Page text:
Most of the biblical occurrences of this noun shever, as well as the transitive verb shavar (verse 3, to buy) and the causative verb hishbir  (verse 6) are in this story. The root means “to break,” and the sense seems to be: food provisions that serve to break an imposed fast, that is, a famine (hence “provisions to stave off the famine,” shever ra’avon, in verse 19). The term “rations” adopted by at least three recent translations has a misleading military connotation.

שֶׁבֶר can refer to breaking, grain, or the “breaking of a dream” — a dream interpretation.

Is there are a triple entendre in the text — broken, dream interpretation, and grain? Hold that thought!

At a Remez level, what might be the life-lesson? What is Jacob telling his sons? Is it good advice?

Are there analogies to this experience in Jewish history? (Did your ancestors leave Eastern Europe for a livelihood in America? What were they giving up?)

Back to shever — what are the different connections you can make in the Torah to the idea of food, breaking a fast, brokenness, and dream interpretation?

Menachem Mendel of Vitebsk, 18th century, Ukraine

“In [or, “with”] the beginning” (Bereishit 1:1)– with the Torah, called the “beginning of God’s way” (Proverbs 8:22), did the Holy One create the universe. Therefore, all the worlds were created through the Torah, and the power of the Actor is latent in that which has been acted upon. In that case, the power of the Torah exists in every world and in every thing, because it [represents] the power of the Actor, and hence it is written: “This is the Torah: a person” (Numbers 19:14), for a person is the Torah, as the Blessed One below. “The Torah and the Holy One are one;” therefore, the Holy One is in everything, as it is written: “And You give life to them all” (Nehemiah 9:6). God concentrated [the divine essence], as it were, down to the lowest level and placed “a portion of divinity from above” in the midst of the “tabernacle” of matter. Thus, every pleasure is, as it were, essentially a raising of lower levels upward, for “light is superior to darkness” (Kohelet 2:13).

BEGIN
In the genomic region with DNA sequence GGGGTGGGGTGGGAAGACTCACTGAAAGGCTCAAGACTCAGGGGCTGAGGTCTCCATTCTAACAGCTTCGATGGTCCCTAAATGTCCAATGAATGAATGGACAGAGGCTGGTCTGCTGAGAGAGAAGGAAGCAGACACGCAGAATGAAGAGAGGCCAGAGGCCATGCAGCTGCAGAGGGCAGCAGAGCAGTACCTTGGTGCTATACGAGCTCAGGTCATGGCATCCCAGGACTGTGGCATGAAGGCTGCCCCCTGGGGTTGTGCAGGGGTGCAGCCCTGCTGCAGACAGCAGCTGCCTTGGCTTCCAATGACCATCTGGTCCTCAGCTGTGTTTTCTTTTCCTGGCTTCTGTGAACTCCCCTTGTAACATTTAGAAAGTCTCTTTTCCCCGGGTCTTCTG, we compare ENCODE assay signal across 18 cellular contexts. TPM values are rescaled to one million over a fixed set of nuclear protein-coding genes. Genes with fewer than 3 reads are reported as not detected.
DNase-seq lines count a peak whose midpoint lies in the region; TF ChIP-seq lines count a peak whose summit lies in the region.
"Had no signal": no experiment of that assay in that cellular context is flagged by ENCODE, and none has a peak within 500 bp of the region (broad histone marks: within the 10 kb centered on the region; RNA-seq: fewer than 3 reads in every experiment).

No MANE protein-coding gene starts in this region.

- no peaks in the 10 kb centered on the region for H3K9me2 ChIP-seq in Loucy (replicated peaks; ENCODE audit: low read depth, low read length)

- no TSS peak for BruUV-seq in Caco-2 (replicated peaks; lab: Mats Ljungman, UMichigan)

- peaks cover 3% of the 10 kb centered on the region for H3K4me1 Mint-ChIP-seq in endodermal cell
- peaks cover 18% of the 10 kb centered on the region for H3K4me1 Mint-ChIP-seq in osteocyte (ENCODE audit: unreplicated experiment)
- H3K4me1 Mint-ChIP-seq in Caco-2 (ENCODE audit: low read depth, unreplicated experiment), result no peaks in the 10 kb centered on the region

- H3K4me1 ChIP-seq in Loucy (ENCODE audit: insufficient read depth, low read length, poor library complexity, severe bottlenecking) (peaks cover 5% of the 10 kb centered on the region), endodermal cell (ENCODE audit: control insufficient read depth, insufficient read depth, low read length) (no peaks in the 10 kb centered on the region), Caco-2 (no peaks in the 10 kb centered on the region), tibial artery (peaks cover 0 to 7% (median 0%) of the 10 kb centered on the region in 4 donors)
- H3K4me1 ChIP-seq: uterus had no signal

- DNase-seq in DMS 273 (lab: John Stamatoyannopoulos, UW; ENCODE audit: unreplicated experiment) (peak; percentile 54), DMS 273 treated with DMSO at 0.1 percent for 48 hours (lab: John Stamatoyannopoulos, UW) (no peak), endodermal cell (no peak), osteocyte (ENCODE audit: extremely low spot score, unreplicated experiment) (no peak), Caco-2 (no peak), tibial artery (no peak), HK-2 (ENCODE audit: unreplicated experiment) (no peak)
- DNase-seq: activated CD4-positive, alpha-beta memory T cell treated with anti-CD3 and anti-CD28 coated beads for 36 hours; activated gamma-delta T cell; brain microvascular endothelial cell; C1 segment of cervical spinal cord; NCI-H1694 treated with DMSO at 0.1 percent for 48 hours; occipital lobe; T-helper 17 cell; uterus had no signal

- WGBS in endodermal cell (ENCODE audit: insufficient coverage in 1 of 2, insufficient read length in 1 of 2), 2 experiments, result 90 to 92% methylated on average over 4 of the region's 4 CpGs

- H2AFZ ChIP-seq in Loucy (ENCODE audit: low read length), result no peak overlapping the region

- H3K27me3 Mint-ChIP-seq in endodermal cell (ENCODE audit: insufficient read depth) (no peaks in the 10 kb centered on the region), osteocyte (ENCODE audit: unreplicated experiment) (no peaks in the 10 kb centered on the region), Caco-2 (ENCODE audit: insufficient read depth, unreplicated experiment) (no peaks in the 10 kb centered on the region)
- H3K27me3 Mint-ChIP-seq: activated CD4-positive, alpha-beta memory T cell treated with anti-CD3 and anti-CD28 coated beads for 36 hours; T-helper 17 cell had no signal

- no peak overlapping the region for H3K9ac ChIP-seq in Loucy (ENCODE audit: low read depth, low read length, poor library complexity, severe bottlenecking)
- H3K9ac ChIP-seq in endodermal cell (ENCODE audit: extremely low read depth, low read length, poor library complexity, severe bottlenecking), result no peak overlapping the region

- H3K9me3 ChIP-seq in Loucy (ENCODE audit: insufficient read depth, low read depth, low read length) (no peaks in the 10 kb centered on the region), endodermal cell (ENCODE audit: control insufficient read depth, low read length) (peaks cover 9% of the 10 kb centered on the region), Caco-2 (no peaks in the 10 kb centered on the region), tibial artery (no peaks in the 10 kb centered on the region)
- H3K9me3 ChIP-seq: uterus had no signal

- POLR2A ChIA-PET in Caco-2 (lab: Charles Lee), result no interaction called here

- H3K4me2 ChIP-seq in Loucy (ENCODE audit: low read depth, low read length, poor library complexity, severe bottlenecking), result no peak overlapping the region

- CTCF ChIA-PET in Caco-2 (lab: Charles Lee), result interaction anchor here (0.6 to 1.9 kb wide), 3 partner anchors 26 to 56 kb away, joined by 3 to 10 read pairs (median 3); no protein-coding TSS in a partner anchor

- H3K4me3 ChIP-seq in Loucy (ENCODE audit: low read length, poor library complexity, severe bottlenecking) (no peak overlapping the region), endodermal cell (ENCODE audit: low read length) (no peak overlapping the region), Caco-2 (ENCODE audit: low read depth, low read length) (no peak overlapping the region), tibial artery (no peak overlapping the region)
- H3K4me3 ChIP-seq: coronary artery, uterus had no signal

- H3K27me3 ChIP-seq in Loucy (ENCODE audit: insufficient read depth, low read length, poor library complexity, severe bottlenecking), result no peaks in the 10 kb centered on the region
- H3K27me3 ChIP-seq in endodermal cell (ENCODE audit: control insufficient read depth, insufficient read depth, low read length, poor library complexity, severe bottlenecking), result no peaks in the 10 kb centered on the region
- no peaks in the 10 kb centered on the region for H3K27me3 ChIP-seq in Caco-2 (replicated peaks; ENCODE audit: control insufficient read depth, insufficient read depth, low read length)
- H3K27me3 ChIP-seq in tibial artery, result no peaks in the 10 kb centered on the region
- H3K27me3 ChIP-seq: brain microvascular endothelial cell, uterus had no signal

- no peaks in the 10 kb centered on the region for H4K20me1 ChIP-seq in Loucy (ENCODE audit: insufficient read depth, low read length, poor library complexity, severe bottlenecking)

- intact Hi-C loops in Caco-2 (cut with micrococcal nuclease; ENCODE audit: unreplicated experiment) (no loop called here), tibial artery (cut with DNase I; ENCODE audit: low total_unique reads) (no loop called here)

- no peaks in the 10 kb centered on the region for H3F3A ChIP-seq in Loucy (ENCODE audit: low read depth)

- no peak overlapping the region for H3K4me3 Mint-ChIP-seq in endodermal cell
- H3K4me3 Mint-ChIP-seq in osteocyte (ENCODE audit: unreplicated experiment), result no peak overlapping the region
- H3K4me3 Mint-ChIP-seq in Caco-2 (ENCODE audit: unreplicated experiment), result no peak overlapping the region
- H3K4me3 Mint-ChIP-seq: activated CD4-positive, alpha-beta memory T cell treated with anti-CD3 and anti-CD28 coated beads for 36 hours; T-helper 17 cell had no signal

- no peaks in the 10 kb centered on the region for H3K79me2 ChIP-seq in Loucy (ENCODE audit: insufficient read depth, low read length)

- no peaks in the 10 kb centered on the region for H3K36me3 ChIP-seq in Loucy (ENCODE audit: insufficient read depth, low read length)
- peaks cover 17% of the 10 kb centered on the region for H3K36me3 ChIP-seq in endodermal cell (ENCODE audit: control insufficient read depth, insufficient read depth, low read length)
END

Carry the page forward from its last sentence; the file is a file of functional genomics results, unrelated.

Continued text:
This is the meaning of the descent of Joseph into Egypt [MITZRAYIM] — into the boundary of the sea [METZER YAM], meaning, the lowest level. We have already said that everything was created through the Torah, and that the power of the Actor is latent in that which has been acted upon, and that everything contains  within it the letters of the Torah that give it existence and life, and that without that, they would be nothing and chaos. Truly did the sages say, “The unripe fruit of the supernal wisdom is Torah,” for there is Torah that is “unripe fruit.”

Hence, “Then Jacob saw that there was grain [shever] in Egypt” … he saw that there was broken Torah [Torah shevurah] in Egypt, the “unripe fruit,” as it says, “So he said, … Go down there’ — for they went down there in order to repair, elevate, and bring it back to its life force. Hence, “that we may live.”

God and meaning is in everything, even the most broken parts of our world. Part of our purpose is to see that, and repair the broken parts of the world, to ripen them to their potential as something created by God.